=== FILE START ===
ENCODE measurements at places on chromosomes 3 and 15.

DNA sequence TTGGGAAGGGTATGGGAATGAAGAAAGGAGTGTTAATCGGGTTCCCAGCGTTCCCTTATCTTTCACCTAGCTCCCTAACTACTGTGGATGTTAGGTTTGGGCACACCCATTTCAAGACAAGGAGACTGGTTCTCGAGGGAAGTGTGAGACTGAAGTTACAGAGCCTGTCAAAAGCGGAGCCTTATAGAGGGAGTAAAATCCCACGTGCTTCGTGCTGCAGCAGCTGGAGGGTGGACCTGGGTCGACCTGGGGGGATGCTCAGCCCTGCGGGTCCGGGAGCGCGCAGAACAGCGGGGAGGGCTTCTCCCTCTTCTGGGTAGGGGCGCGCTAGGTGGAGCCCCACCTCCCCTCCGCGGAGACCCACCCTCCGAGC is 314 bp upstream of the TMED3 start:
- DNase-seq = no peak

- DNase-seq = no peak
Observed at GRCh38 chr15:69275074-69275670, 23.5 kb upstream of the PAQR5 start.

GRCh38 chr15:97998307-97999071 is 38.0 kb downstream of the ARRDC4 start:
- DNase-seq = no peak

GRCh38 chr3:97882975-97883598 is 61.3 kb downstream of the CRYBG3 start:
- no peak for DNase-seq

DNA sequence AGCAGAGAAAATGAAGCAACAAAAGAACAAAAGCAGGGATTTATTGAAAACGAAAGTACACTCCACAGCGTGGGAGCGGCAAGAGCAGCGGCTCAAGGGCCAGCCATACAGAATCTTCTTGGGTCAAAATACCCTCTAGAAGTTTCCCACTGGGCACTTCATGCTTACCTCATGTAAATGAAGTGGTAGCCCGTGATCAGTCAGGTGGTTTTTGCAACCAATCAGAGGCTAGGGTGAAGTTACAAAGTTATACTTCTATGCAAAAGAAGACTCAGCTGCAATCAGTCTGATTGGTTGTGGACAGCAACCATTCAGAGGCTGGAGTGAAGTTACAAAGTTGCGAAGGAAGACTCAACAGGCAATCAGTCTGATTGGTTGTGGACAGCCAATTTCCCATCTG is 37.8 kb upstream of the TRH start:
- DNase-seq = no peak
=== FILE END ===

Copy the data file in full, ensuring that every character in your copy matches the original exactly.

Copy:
ENCODE measurements at places on chromosomes 3 and 15.

DNA sequence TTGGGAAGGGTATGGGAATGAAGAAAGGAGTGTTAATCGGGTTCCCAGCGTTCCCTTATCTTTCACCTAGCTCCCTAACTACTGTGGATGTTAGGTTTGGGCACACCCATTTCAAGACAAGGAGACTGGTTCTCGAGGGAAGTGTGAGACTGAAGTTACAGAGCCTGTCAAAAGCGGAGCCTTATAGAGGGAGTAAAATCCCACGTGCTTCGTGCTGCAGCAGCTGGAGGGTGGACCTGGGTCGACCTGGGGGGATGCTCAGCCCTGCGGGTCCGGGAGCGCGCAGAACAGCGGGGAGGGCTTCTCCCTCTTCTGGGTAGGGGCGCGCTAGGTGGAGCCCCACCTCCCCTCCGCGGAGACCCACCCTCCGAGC is 314 bp upstream of the TMED3 start:
- DNase-seq = no peak

- DNase-seq = no peak
Observed at GRCh38 chr15:69275074-69275670, 23.5 kb upstream of the PAQR5 start.

GRCh38 chr15:97998307-97999071 is 38.0 kb downstream of the ARRDC4 start:
- DNase-seq = no peak

GRCh38 chr3:97882975-97883598 is 61.3 kb downstream of the CRYBG3 start:
- no peak for DNase-seq

DNA sequence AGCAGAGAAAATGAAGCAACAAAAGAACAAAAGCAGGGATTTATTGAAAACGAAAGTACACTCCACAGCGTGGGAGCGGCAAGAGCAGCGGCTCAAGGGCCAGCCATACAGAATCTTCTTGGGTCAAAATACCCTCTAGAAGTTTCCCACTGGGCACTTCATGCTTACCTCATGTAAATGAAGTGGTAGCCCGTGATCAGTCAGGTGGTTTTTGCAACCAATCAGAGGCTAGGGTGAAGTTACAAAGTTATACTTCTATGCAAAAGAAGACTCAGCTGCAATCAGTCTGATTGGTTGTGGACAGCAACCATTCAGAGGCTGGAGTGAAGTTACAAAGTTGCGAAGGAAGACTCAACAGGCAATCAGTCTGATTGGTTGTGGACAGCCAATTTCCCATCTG is 37.8 kb upstream of the TRH start:
- DNase-seq = no peak